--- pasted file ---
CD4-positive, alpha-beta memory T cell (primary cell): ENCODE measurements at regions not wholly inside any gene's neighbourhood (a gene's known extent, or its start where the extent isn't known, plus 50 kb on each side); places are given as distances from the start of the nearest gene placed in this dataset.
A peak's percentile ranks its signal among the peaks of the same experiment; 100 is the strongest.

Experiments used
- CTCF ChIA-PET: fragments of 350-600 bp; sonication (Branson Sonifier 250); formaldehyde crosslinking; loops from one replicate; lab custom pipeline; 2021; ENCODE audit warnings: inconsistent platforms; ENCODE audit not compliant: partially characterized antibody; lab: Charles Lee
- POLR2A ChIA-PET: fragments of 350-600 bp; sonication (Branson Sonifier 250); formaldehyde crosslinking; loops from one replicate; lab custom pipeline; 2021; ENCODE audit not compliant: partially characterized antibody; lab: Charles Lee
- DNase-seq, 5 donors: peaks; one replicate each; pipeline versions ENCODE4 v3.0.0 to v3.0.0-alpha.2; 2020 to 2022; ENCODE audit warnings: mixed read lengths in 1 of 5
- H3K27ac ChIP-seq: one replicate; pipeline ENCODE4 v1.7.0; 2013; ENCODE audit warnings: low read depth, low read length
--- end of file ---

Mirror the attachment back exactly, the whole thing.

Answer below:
CD4-positive, alpha-beta memory T cell (primary cell): ENCODE measurements at regions not wholly inside any gene's neighbourhood (a gene's known extent, or its start where the extent isn't known, plus 50 kb on each side); places are given as distances from the start of the nearest gene placed in this dataset.
A peak's percentile ranks its signal among the peaks of the same experiment; 100 is the strongest.

Experiments used
- CTCF ChIA-PET: fragments of 350-600 bp; sonication (Branson Sonifier 250); formaldehyde crosslinking; loops from one replicate; lab custom pipeline; 2021; ENCODE audit warnings: inconsistent platforms; ENCODE audit not compliant: partially characterized antibody; lab: Charles Lee
- POLR2A ChIA-PET: fragments of 350-600 bp; sonication (Branson Sonifier 250); formaldehyde crosslinking; loops from one replicate; lab custom pipeline; 2021; ENCODE audit not compliant: partially characterized antibody; lab: Charles Lee
- DNase-seq, 5 donors: peaks; one replicate each; pipeline versions ENCODE4 v3.0.0 to v3.0.0-alpha.2; 2020 to 2022; ENCODE audit warnings: mixed read lengths in 1 of 5
- H3K27ac ChIP-seq: one replicate; pipeline ENCODE4 v1.7.0; 2013; ENCODE audit warnings: low read depth, low read length